"Hypnosis" in India. Country's Top Players Suffer from Time Control Mix-Up

Время публикации: 30.06.2015 21:40 | Последнее обновление: 09.07.2015 05:38

The series of high-profile incidents of time control mix-ups continues. After the "trendsetter" Magnus Carlsen suffered from ignorance of the time-control in the first round of Stavanger, the trend was continued by Lenier Dominguez, who strangely forgot about the clock in Havana in a winning position against Ian Nepomniachtchi. This was not the end: the "virus" was picked up by participants of the Commonwealth Championship, which has ended today in New Delhi, capital of India. The competition is open to members of Commonwealth countries (the United Kingdom and representatives of most of its former colonies), but is mostly attended by Indian chess players. By a strange coincidence, the victims this time were the fair sex - the leading Indian players Humpy Koneru and Tania Sachdev.

The tournament hotel. Photo - chessbase.com

The rules of the championship prescribed a control of "90 minutes for the whole game with an increment of 30 seconds per move," but the main cause of confusion was the announcement made by the arbiter before the start of the first round. Among other things, he said the following: "The time control is 90 min + 30 seconds from move one and 30 min grace time", meaning that players were allowed to arrive up to 30 minutes late for the game. With regard to chess tournaments, this term is rare and used mainly in India, but, more importantly, the organizers had already changed the rules of the tournament in several respects - in particular, to reduce the number of rounds from 10 to 9 and completely redraw the timetable (!). These changes are contrary to the position announced in the rules and many participants not unreasonably assumed that at the same time, the time control had also been changed, and that "grace time" meant an extra 30 minutes on the clock at move 40.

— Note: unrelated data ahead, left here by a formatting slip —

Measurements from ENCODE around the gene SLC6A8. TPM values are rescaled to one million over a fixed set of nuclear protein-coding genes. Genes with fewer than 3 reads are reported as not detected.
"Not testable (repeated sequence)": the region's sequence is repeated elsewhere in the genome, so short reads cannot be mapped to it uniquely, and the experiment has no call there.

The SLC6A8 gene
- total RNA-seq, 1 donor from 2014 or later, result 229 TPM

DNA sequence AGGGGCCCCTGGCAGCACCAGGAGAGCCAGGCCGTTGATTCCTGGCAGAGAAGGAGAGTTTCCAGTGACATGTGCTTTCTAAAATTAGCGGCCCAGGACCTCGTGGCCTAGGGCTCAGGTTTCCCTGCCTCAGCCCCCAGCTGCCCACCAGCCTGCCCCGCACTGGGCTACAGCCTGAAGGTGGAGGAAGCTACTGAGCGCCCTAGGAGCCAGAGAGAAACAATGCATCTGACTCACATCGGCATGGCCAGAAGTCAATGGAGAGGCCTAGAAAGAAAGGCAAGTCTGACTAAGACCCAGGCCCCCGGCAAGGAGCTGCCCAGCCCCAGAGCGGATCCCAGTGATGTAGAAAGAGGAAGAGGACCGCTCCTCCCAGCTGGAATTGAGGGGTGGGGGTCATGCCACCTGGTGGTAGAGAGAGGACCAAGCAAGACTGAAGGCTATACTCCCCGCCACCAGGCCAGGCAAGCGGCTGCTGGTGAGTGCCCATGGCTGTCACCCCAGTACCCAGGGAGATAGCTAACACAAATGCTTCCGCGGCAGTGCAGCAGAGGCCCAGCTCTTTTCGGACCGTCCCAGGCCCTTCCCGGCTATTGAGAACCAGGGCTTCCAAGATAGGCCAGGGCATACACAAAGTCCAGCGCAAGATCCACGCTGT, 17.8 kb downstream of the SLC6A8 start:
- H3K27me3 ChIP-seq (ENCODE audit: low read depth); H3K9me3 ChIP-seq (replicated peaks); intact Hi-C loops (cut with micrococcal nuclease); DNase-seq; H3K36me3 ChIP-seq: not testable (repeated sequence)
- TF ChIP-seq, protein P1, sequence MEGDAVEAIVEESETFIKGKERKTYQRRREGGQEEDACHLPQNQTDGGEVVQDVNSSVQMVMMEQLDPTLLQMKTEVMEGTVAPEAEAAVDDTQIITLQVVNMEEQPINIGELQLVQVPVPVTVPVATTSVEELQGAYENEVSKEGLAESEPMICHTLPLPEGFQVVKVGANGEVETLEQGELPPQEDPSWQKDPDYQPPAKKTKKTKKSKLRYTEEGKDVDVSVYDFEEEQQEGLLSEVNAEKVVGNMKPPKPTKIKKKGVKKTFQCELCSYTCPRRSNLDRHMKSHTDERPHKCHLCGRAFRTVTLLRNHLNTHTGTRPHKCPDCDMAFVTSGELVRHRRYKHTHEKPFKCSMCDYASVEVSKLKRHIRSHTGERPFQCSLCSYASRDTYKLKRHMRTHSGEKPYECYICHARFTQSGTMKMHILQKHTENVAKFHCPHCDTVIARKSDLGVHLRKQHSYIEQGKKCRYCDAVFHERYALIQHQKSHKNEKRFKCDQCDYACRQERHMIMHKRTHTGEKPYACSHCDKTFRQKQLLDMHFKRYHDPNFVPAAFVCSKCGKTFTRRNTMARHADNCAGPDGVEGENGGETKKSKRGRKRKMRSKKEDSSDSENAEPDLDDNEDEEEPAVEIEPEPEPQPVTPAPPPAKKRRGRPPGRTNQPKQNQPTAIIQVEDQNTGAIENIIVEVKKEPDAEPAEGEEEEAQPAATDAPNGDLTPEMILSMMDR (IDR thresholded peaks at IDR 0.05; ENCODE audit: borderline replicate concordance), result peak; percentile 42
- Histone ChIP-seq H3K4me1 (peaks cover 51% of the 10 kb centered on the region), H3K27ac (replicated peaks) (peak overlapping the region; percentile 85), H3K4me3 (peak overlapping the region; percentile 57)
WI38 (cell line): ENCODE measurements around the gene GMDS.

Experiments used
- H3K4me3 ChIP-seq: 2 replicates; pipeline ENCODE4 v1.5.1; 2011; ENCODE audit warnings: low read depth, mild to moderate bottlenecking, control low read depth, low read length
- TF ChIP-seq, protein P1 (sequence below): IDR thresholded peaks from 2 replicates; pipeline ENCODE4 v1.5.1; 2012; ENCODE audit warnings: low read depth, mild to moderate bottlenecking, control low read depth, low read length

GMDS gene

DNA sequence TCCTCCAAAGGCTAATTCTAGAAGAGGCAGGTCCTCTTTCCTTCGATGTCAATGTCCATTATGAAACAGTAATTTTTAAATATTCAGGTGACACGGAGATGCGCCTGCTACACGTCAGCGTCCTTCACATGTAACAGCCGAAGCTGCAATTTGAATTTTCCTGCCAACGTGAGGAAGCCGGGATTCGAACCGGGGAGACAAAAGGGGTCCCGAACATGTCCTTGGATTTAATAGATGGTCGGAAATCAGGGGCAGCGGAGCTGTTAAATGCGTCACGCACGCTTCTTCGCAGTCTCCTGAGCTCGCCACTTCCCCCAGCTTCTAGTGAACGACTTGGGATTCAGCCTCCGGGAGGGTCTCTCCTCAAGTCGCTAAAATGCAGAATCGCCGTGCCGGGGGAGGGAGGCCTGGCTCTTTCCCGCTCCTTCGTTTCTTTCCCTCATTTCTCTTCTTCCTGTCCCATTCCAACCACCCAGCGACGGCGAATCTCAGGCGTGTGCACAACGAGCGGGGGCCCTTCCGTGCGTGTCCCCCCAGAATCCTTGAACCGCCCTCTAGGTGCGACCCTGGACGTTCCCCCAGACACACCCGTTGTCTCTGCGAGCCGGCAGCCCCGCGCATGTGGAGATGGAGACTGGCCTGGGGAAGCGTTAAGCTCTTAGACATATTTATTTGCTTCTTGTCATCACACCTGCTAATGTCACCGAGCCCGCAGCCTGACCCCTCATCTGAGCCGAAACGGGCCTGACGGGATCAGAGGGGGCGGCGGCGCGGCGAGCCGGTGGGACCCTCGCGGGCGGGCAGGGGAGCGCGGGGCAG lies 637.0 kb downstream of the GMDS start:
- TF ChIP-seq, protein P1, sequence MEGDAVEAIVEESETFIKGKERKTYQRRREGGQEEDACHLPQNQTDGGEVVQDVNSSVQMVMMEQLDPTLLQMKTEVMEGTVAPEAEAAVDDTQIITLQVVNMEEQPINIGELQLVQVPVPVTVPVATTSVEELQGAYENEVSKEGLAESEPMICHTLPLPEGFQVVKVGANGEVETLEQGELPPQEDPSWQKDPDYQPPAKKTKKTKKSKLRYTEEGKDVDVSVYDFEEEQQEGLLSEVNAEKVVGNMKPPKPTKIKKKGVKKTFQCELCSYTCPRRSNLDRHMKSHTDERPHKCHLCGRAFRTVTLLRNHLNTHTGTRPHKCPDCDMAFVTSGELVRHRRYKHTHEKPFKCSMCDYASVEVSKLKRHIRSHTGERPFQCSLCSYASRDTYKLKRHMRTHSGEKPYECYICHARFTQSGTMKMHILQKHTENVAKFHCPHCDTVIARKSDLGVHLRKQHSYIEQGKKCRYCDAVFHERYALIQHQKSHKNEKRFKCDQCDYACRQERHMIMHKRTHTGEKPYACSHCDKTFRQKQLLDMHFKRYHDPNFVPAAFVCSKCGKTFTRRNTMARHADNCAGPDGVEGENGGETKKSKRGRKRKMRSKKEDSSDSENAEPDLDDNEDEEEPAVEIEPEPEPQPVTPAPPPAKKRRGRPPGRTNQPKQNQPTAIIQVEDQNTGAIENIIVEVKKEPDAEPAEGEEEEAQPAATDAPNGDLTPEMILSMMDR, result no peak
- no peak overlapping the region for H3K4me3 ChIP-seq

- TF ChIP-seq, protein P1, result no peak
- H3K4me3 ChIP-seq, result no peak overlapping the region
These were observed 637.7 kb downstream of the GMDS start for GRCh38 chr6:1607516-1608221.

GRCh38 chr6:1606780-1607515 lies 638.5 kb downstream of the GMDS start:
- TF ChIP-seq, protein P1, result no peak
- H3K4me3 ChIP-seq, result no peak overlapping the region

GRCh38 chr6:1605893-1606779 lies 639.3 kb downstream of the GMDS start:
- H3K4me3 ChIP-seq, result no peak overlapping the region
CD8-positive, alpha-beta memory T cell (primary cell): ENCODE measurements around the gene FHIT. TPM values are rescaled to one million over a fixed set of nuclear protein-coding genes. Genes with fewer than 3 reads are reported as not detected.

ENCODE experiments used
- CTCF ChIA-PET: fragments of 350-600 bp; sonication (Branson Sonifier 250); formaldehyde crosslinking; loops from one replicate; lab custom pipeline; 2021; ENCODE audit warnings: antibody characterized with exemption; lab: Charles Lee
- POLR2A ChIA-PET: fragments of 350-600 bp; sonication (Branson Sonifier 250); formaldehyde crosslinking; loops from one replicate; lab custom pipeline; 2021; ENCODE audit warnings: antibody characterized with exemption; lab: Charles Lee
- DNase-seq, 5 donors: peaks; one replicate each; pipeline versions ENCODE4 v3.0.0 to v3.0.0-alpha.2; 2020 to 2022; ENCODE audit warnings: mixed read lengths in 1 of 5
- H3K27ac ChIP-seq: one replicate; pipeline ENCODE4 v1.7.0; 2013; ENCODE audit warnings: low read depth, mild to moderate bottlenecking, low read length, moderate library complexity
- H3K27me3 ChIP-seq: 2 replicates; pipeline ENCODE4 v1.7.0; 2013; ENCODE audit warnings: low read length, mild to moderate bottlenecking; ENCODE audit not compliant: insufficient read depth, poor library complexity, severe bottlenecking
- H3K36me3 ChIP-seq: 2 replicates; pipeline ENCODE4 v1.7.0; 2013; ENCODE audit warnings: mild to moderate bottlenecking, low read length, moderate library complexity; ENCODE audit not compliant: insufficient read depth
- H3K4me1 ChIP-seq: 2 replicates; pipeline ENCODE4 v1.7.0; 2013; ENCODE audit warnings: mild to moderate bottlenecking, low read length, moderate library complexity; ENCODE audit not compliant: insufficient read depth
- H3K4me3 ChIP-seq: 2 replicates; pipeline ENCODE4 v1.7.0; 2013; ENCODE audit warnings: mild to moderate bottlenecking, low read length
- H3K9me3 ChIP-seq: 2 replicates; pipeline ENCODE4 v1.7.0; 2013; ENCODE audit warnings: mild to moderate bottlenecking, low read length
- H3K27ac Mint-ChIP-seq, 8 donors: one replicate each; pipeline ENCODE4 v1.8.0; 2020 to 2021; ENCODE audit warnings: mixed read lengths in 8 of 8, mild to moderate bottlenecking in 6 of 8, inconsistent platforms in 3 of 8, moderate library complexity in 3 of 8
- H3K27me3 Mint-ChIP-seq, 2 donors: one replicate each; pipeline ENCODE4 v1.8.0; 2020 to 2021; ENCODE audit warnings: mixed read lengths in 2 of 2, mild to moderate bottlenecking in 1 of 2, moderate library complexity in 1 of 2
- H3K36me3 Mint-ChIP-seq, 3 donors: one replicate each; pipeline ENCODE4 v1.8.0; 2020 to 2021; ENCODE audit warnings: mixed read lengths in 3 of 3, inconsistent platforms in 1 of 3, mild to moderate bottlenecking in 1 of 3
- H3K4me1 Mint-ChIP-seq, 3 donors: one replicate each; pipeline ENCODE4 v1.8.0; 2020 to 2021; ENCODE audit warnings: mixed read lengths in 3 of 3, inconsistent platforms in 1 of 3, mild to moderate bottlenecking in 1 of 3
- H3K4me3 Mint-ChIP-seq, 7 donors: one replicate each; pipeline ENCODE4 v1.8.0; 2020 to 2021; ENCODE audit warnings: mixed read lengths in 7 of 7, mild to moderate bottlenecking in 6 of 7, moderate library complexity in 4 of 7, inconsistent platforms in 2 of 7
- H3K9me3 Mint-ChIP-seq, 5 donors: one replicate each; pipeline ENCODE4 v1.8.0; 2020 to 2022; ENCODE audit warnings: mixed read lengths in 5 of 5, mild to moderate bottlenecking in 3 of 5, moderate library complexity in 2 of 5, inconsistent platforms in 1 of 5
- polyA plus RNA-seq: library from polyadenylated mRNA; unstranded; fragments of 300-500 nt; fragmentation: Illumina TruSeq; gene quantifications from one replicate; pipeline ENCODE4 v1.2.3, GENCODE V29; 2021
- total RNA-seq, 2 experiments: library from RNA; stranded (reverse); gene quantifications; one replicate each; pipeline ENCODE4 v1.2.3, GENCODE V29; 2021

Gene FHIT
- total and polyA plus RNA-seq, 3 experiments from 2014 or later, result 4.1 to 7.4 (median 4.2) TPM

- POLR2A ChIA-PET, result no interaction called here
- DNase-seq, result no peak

Tania Sachdev. Photo - chessbase.com

The first victim of the ill-fated announcement was Tania Sachdev, already on the same day: playing against an opponent rated more than 500 points below her, she lost on time at move 41, expecting an extra 30 minutes to be added. Sachdev did not make a fuss, and the organizers, in turn, decided not to draw attention to the incident (unlike their Norwegian colleagues in Stavanger who had publicly apoloziged to Magnus).

Sachdev: "I do wish the Arbiter had communicated better. But of course its also my responsibility to know these things. Learnt it the hard way!"

The second incident came in the fourth round, when the undisputed leader of women's chess in India and the second seed of the tournament, Humpy Koneru, who had 3/3, had a chance to win another game. Having achieved by move 44 an overwhelming advantage against IM Himanshu Sharma, she quietly left the board, waiting for the extra time to appear on the clock.

On returning to the board, Humpy got a nasty surprise, as her time had run out. In each of her three previous wins, she had needed less than 40 moves, and she wasn't aware about the first round incident.  

Photo - chessbase.com